Certified Organic Flavors Now Required for Certification

Scott Svihula
Scott Svihula, Owner of Hula Consulting, shares his opinion below on the National Organic Program's final rule to require organic flavors when they are available. The National Organic Program (NOP) published a final rule that amends the National List of Allowed and Prohibited Substances (National List). This rule will be fully implemented January 28, 2019, with the exception of the amendments for the substances ivermectin, flavors, cellulose, and glycerin, which will be implemented December 27, 2019.  The new ruling on flavors requires the use of organically certified flavors whenever commercially available. Since the USDA did not post guidelines or list what is commercially available, each certifying agency will have its own set of requirements, ranging from a simple form to more complex documentation. Regardless, any certified organic tea using natural flavors under the 95 percent rule will need to be re-evaluated using organic certified flavors or collect documentation that its needed flavor is not commercially available. Each agency will have to determine if a flavor is considered commercially available or not at this time.  To read the final rule in its entirety, please reference the federal register here.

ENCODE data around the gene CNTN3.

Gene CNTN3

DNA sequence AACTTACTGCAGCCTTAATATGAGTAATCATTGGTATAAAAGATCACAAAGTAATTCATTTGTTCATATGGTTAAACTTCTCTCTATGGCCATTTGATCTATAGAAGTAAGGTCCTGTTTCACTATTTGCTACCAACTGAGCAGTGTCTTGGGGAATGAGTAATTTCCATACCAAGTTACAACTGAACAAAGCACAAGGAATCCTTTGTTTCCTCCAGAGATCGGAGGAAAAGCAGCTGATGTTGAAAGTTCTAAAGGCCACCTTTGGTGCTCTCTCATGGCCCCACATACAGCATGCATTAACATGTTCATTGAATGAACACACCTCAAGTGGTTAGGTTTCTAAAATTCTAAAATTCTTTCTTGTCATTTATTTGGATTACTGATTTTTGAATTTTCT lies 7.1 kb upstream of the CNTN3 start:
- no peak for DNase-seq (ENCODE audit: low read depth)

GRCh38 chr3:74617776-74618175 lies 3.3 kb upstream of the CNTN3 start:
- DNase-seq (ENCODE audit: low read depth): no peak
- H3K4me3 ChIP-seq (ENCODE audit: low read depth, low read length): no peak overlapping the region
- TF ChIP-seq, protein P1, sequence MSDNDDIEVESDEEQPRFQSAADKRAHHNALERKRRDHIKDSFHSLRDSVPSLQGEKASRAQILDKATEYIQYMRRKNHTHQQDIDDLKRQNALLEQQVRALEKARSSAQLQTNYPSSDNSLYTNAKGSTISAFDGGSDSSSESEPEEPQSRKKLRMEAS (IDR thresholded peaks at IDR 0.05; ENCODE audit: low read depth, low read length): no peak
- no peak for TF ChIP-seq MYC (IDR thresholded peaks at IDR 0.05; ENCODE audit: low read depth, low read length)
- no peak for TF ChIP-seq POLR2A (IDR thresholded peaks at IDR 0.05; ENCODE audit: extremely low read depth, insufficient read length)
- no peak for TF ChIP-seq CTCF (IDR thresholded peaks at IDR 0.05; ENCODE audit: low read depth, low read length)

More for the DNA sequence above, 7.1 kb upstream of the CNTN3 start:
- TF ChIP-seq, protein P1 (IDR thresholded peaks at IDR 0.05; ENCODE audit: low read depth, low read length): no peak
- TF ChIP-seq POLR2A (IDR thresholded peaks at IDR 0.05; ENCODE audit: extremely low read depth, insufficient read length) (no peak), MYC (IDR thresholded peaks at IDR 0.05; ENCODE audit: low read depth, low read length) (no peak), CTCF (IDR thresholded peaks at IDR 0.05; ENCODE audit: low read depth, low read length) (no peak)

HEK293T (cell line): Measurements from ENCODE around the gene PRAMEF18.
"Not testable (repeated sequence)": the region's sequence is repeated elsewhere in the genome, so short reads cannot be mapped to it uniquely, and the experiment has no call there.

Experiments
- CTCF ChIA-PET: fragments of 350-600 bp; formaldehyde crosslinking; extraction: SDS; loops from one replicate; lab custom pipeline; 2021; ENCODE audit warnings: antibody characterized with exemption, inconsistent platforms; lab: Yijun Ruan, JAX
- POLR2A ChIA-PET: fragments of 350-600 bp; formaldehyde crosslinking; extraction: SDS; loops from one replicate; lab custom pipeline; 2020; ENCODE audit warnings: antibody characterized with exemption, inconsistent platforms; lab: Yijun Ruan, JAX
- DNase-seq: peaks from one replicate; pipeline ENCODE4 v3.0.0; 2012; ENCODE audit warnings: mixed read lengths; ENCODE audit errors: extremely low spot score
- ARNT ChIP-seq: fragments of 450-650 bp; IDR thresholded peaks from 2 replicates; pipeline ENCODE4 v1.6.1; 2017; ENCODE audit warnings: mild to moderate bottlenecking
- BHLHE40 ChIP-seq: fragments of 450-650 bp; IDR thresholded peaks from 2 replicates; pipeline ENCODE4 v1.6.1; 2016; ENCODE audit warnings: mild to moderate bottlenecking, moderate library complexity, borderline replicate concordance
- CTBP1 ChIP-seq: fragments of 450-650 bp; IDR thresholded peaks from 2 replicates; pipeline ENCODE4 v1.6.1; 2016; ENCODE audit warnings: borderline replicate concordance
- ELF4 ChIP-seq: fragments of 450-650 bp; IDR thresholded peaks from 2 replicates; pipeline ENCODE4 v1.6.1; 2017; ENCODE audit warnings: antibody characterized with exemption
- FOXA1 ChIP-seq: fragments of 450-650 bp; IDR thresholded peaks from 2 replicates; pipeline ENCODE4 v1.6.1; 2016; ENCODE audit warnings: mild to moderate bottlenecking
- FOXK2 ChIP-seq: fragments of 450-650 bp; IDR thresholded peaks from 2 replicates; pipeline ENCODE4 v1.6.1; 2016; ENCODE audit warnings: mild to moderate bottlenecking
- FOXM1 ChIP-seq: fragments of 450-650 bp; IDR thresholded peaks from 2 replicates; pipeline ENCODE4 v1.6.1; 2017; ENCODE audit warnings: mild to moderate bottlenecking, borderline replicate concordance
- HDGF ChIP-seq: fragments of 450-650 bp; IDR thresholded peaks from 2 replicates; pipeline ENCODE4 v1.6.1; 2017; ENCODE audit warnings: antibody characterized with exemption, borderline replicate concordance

Bergamot fruit (Getty Images/NakornChaiyajina)